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Redirecting thousands of old urls to new urls

     
11:44 pm on Jan 15, 2014 (gmt 0)

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Hi,
I would really appreciate some help with a problem I have redirecting ~10,000 pages from a site I am rebuilding.

I coded the old site over 11 years ago and it has product pages with URLs like:

example.com/product?stock_no=10976

The new version of the site is based on Opencart and has more search engine friendly product urls like:
example.com/blue-widget-10976

I know how to redirect each page one at a time in .htaccess , e.g.
redirect 301 /product?stock_no=10976 http://www.example.com/blue-widget-10976
...but if I use that approach my htaccess will have about 10,000 lines of redirects !

Is there a way to use a redirectmatch or similar to basically have one line in htaccess which uses the stock number, which is in both old and new urts, to redirect?

Thanks.
1:08 am on Jan 16, 2014 (gmt 0)

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WebmasterWorld Senior Member lucy24 is a WebmasterWorld Top Contributor of All Time 5+ Year Member Top Contributors Of The Month

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nubbin, meet mod_rewrite. mod_rewrite, meet nubbin.

#1 make a copy of your htaccess file.

#2 open it in a text editor and run the following global replaces:

# change . to \. in pattern
^(Redirect \d\d\d \S+?[^\\])\.
TO
\1\\.

# now change Redirect to Rewrite
^Redirect(?:Match)? 301 /(.+)
TO
RewriteRule \1 [R=301,L]


Replace \1 with $1 if that's what your text editor uses.

Can mod_alias (Redirect by that name) see query strings? I thought it couldn't :(

Does everything follow the same pattern?
old URL /product?stock_no=10976
new URL /blue-widget-10976

i.e.
old URL
path (body of RewriteRule): /product
query (RewriteCond): stock_no=\d+

new URL
... uh-oh, wait a minute, where's the blue-widget coming from? Changing query
stock_no=(\d+)
to path
/%1
is trivial. (%1 rather than $1 because you're capturing from a RewriteCond, not from the body of the rule.) But you will need to explain in English how the "blue-widget" part works.
1:37 am on Jan 16, 2014 (gmt 0)

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joined:Mar 21, 2003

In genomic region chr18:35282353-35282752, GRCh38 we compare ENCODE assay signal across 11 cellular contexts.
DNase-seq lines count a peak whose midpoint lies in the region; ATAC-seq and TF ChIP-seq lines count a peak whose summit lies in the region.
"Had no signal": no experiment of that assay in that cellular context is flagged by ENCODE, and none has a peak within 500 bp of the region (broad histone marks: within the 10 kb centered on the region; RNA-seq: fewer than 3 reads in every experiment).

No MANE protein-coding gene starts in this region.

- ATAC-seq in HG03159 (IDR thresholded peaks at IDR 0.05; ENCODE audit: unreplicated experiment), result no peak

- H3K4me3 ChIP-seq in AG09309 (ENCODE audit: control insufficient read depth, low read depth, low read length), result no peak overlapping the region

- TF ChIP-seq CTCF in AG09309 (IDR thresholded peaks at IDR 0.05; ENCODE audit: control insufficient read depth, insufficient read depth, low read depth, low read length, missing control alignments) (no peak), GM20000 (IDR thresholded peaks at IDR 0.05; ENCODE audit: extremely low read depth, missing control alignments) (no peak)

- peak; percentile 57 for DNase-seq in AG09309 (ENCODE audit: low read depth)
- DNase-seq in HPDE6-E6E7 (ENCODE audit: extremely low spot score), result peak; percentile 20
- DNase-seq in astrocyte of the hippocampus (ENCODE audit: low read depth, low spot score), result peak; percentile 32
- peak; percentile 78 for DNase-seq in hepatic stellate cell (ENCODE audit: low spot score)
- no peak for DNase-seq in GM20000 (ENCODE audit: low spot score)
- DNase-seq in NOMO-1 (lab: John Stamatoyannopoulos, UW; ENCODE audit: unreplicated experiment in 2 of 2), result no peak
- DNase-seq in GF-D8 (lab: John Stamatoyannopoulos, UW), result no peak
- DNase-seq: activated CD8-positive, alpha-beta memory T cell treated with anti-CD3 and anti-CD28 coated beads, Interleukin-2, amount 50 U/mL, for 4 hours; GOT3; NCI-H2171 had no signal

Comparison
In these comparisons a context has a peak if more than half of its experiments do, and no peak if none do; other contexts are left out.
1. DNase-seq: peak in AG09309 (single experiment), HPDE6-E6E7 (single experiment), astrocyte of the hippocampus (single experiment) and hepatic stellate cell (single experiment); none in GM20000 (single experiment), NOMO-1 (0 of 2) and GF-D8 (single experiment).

posts: 76
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Hi Lucy24,
Thanks for your reply. Quite a bit to take in but I'll get there (I hope!).
The blue-widget part is a descriptive bit of text based on the product's name. It's just a piece of human generated text that is created when the admin person set up the product details in Opencart.
It was this "blue-widget" part that most giving me the biggest headache when trying to figure out a common rule to do the redirects.
Examples of product names:
blue-widget-1256
spare-thingy-742
rare-widget-56321

The number at the end is the product number and is unique to that url and to the url on the old version of the site.
7:57 am on Jan 16, 2014 (gmt 0)

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WebmasterWorld Senior Member lucy24 is a WebmasterWorld Top Contributor of All Time 5+ Year Member Top Contributors Of The Month

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So you've got 10,000 pages that need to redirect from an old ugly URL to a new pretty one, with a numerical bit that's unchanged and a descriptive bit that's new?

The good news is that your htaccess just got a lot simpler. In the location where you meant to put your 10,000 redirects, there will instead be one line:

RewriteRule ^product /fixup.php [L]


The bad news is that you now have to code fixup.php. It will contain all your number-description pairs, either within the file itself or in an associated database, depending on which form is less likely to make you run screaming into the night. Aside from data, the php file will only contain about three lines:

--look up number
--find corresponding text description
--issue a redirect (301 with "location" blahblah, don't look at me, I don't speak php) to
http://example.com/$word-$number

where $number is the part you've already got, and $word is the text snippet you just looked up.
--if there's anything left over, issue a 404 instead

That's assuming there are 10,000 different descriptions, and/or that there's no predictable relationship between number and text. If there really is a pattern, like

1-999 blue-widgets
1000-1499 red-widgets
1500-9999 furry-purple-widgets
etc.,
then it can still be done in htaccess
11:38 pm on Jan 16, 2014 (gmt 0)

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WebmasterWorld Senior Member g1smd is a WebmasterWorld Top Contributor of All Time 10+ Year Member Top Contributors Of The Month

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You'll need to rewrite those requests to a fixup PHP script.

The PHP script isn't very many lines of code. It needs the following functionality.

1. Look up the ID number in the database. If the ID does not exist return a 404 header and include the 404 page.

2. If the ID does exist, get the slug text from the database, construct the new URL including protocol and hostname and send a 301 redirect using the PHP header directive.
 

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